04 February 2014

Bank fined for failures in its AML controls


Harvey Knight
Partner | UK

The FCA has published the decision notice it has issued to Standard Bank plc, fining it £7,640,400 for failings relating to its anti-money laundering (AML) policies and procedures over corporate customers connected to politically exposed persons (PEPs). This is the first AML case to use the new penalty regime, which applies to breaches committed from 6 March 2010. Under the new regime larger fines are expected.

The FCA found that between 15 December 2007 and 20 July 2011, Standard Bank had failed to comply with Regulation 20(1) of the MLRs because it had failed to take reasonable care to ensure that all aspects of its AML policies were applied appropriately and consistently to its corporate customers connected to PEPs.

On the basis that commercial banking businesses can be used to launder money, particularly in the layering or integration stages of the money laundering process, the FCA emphasised that banks conducting this type of business must have effective AML systems and controls in place to ensure that all the participants in commercial banking transactions are subjected to effective and appropriate due diligence. This is particularly important where the transaction involves PEPs or other high-risk customers.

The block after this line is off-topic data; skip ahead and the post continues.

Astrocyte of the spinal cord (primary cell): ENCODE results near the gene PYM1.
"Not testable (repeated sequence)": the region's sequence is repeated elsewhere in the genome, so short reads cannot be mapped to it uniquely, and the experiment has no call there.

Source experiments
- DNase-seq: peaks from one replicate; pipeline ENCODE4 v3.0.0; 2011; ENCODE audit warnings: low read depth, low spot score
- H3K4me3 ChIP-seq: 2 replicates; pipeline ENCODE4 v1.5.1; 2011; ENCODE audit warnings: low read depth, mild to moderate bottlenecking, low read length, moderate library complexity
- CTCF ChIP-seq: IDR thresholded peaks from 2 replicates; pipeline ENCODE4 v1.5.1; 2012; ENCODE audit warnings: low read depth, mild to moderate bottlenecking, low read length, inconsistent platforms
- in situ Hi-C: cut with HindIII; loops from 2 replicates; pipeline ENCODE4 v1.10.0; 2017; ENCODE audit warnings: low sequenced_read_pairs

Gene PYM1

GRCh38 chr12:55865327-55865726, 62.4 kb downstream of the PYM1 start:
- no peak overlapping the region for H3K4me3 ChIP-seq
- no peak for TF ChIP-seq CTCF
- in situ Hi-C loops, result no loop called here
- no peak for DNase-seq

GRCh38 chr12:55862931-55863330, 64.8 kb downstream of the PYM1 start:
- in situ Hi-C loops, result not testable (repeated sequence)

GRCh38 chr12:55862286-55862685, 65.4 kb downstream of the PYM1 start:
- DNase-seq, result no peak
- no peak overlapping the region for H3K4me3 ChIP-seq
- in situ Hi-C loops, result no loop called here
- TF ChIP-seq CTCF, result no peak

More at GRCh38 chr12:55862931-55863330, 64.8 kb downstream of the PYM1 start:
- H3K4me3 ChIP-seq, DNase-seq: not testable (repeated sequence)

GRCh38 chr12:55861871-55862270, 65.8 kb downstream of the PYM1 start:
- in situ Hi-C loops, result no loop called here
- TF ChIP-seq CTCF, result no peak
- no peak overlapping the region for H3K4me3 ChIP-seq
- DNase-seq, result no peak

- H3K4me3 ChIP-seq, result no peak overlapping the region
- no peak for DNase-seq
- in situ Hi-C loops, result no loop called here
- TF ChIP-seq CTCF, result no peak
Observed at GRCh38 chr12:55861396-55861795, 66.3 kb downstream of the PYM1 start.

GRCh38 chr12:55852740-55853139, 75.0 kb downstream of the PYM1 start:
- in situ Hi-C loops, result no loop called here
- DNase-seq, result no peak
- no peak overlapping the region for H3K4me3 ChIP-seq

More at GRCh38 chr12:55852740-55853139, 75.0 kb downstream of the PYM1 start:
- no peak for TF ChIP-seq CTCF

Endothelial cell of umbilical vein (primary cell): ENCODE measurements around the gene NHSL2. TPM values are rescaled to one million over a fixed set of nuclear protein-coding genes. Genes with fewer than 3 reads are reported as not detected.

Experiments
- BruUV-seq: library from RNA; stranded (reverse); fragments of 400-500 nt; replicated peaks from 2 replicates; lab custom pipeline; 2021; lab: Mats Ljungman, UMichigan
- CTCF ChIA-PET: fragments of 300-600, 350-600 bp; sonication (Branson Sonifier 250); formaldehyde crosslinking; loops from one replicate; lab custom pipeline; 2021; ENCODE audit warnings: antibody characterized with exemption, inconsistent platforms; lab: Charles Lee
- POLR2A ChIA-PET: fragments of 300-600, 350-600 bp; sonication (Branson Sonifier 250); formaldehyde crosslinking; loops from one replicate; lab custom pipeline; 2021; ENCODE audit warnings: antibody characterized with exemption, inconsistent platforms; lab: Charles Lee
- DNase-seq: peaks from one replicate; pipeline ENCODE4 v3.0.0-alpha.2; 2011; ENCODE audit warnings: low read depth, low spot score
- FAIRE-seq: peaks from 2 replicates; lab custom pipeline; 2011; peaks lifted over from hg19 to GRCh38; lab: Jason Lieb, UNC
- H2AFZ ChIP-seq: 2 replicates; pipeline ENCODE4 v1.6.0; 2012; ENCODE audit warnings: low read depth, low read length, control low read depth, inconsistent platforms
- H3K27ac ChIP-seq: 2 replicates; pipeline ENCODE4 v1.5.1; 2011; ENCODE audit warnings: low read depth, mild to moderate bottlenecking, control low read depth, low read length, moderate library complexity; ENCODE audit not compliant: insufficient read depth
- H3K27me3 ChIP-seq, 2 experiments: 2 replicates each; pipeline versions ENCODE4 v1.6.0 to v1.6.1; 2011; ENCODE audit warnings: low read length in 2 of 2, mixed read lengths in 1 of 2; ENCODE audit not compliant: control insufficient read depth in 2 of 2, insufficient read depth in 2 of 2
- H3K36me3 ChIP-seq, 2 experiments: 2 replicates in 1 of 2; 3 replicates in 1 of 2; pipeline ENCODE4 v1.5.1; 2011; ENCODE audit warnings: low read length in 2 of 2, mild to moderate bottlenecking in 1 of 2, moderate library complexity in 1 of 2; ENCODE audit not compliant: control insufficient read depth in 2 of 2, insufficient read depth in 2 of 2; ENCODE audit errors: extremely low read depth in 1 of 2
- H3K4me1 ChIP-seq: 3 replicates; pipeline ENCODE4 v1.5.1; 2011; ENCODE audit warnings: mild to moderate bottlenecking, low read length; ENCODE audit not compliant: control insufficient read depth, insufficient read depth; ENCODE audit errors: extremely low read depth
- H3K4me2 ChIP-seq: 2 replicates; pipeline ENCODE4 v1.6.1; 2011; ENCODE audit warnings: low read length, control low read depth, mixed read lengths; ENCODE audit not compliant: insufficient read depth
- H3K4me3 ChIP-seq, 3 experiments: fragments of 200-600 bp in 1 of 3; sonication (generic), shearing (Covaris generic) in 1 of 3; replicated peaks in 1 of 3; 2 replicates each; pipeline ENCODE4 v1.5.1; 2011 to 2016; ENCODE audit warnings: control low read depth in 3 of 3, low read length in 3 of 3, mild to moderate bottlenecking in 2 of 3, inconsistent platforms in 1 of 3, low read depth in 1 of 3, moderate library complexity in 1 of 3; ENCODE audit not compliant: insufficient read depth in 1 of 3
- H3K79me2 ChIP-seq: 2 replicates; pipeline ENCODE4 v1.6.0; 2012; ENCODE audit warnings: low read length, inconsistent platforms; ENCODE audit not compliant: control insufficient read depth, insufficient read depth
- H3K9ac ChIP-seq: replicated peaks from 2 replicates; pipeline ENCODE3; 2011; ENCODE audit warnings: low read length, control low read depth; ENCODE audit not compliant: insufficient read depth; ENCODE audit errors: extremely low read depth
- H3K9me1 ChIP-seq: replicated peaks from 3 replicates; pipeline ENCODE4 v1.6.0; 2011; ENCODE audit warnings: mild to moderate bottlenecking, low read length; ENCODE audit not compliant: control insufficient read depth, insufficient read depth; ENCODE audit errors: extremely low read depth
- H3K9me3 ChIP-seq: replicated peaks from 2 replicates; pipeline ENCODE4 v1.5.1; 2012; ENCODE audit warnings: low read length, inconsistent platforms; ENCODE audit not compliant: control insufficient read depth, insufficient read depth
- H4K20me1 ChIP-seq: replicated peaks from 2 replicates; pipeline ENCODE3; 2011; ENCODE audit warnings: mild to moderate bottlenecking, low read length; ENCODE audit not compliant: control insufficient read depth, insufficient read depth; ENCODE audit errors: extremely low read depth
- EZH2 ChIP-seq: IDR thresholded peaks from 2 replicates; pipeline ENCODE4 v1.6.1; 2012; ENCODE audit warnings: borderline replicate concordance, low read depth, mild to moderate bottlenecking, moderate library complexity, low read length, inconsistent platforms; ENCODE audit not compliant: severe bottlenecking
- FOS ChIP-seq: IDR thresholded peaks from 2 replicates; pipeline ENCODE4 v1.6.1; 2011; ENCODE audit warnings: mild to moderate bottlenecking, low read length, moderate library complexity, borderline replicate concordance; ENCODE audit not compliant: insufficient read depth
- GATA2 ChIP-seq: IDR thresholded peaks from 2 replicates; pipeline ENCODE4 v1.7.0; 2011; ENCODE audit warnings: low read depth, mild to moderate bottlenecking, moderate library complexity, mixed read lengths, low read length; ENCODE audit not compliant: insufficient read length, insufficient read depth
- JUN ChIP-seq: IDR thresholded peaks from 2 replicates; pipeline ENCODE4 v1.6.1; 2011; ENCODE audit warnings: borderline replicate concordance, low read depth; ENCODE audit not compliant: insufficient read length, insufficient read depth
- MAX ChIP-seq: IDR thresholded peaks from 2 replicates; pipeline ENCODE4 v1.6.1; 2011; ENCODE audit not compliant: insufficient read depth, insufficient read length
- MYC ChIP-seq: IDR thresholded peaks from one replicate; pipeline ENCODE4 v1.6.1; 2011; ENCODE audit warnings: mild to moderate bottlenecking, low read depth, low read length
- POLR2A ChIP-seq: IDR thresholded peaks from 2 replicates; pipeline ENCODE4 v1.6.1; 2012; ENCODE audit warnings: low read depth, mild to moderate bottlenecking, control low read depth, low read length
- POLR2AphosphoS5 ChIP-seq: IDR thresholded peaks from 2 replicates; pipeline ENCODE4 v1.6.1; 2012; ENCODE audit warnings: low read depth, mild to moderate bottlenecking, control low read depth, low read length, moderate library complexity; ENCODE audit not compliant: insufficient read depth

Guidance issued by the Joint Money Laundering Steering Group (JMLSG) provides that where a corporate customer is known to be linked to a PEP, such as through a directorship or shareholding, it is likely that this will put the customer into a higher-risk category, and that enhanced due diligence (EDD) measures should therefore be applied. During the relevant period, Standard Bank had business relationships with 5,339 corporate customers of which 282 were linked to one or more PEPs.

The FCA reviewed Standard Bank's policies and procedures and the results of this review highlighted serious weaknesses in the application of Standard Bank's AML policies and procedures. Standard Bank failed to consistently:

  • Carry out adequate EDD measures before establishing business relationships with corporate customers that had connections with PEPs.
  • Conduct the appropriate level of ongoing monitoring for existing business relationships by keeping customer due diligence up-to-date.

This case highlights the FCA's increasing focus on finance crime and serves as a reminder to all firms subject to the AML rules to ensure its processes are up to date and are aligned with the JMLSG guidance where appropriate.

Category: Article